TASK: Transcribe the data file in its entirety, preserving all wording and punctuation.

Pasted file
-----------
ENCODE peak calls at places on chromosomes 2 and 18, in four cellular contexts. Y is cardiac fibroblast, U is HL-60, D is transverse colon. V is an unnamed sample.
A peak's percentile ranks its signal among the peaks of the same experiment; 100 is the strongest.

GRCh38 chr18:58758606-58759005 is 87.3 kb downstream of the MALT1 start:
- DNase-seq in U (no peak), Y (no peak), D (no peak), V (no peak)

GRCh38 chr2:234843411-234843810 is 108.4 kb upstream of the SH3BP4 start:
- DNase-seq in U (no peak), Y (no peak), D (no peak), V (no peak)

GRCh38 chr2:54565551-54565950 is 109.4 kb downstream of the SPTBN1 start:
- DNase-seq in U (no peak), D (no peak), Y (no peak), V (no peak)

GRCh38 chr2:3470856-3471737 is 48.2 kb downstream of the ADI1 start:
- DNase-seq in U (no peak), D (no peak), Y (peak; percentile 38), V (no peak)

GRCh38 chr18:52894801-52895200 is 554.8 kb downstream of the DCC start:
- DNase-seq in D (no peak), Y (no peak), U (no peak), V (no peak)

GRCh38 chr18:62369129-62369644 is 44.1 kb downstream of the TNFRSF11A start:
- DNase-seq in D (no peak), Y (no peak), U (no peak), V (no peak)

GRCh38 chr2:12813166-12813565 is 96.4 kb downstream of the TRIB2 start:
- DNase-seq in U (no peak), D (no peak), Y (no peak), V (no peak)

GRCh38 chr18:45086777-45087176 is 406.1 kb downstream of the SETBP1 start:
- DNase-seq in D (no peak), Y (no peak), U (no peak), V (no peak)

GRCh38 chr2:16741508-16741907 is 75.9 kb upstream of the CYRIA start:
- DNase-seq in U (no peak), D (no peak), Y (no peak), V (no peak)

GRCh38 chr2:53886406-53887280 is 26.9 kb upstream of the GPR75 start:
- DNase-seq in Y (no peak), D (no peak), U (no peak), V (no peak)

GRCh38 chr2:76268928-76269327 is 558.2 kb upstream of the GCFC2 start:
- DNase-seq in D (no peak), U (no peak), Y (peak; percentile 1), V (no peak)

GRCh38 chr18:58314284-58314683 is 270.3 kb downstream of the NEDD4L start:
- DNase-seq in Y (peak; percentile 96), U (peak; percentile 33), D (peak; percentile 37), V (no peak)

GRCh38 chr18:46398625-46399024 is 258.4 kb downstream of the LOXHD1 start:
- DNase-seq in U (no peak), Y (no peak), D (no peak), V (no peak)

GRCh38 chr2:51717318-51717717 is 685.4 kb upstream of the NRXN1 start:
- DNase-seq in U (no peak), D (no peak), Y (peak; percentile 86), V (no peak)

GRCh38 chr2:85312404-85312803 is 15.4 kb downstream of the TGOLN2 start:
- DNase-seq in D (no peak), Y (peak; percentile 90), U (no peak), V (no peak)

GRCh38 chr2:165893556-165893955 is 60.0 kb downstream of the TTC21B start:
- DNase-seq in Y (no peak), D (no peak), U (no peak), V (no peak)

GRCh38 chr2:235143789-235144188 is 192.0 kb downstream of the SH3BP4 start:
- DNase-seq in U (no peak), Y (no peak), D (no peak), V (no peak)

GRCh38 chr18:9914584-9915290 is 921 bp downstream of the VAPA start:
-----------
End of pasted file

ENCODE peak calls at places on chromosomes 2 and 18, in four cellular contexts. Y is cardiac fibroblast, U is HL-60, D is transverse colon. V is an unnamed sample.
A peak's percentile ranks its signal among the peaks of the same experiment; 100 is the strongest.

GRCh38 chr18:58758606-58759005 is 87.3 kb downstream of the MALT1 start:
- DNase-seq in U (no peak), Y (no peak), D (no peak), V (no peak)

GRCh38 chr2:234843411-234843810 is 108.4 kb upstream of the SH3BP4 start:
- DNase-seq in U (no peak), Y (no peak), D (no peak), V (no peak)

GRCh38 chr2:54565551-54565950 is 109.4 kb downstream of the SPTBN1 start:
- DNase-seq in U (no peak), D (no peak), Y (no peak), V (no peak)

GRCh38 chr2:3470856-3471737 is 48.2 kb downstream of the ADI1 start:
- DNase-seq in U (no peak), D (no peak), Y (peak; percentile 38), V (no peak)

GRCh38 chr18:52894801-52895200 is 554.8 kb downstream of the DCC start:
- DNase-seq in D (no peak), Y (no peak), U (no peak), V (no peak)

GRCh38 chr18:62369129-62369644 is 44.1 kb downstream of the TNFRSF11A start:
- DNase-seq in D (no peak), Y (no peak), U (no peak), V (no peak)

GRCh38 chr2:12813166-12813565 is 96.4 kb downstream of the TRIB2 start:
- DNase-seq in U (no peak), D (no peak), Y (no peak), V (no peak)

GRCh38 chr18:45086777-45087176 is 406.1 kb downstream of the SETBP1 start:
- DNase-seq in D (no peak), Y (no peak), U (no peak), V (no peak)

GRCh38 chr2:16741508-16741907 is 75.9 kb upstream of the CYRIA start:
- DNase-seq in U (no peak), D (no peak), Y (no peak), V (no peak)

GRCh38 chr2:53886406-53887280 is 26.9 kb upstream of the GPR75 start:
- DNase-seq in Y (no peak), D (no peak), U (no peak), V (no peak)

GRCh38 chr2:76268928-76269327 is 558.2 kb upstream of the GCFC2 start:
- DNase-seq in D (no peak), U (no peak), Y (peak; percentile 1), V (no peak)

GRCh38 chr18:58314284-58314683 is 270.3 kb downstream of the NEDD4L start:
- DNase-seq in Y (peak; percentile 96), U (peak; percentile 33), D (peak; percentile 37), V (no peak)

GRCh38 chr18:46398625-46399024 is 258.4 kb downstream of the LOXHD1 start:
- DNase-seq in U (no peak), Y (no peak), D (no peak), V (no peak)

GRCh38 chr2:51717318-51717717 is 685.4 kb upstream of the NRXN1 start:
- DNase-seq in U (no peak), D (no peak), Y (peak; percentile 86), V (no peak)

GRCh38 chr2:85312404-85312803 is 15.4 kb downstream of the TGOLN2 start:
- DNase-seq in D (no peak), Y (peak; percentile 90), U (no peak), V (no peak)

GRCh38 chr2:165893556-165893955 is 60.0 kb downstream of the TTC21B start:
- DNase-seq in Y (no peak), D (no peak), U (no peak), V (no peak)

GRCh38 chr2:235143789-235144188 is 192.0 kb downstream of the SH3BP4 start:
- DNase-seq in U (no peak), Y (no peak), D (no peak), V (no peak)

GRCh38 chr18:9914584-9915290 is 921 bp downstream of the VAPA start: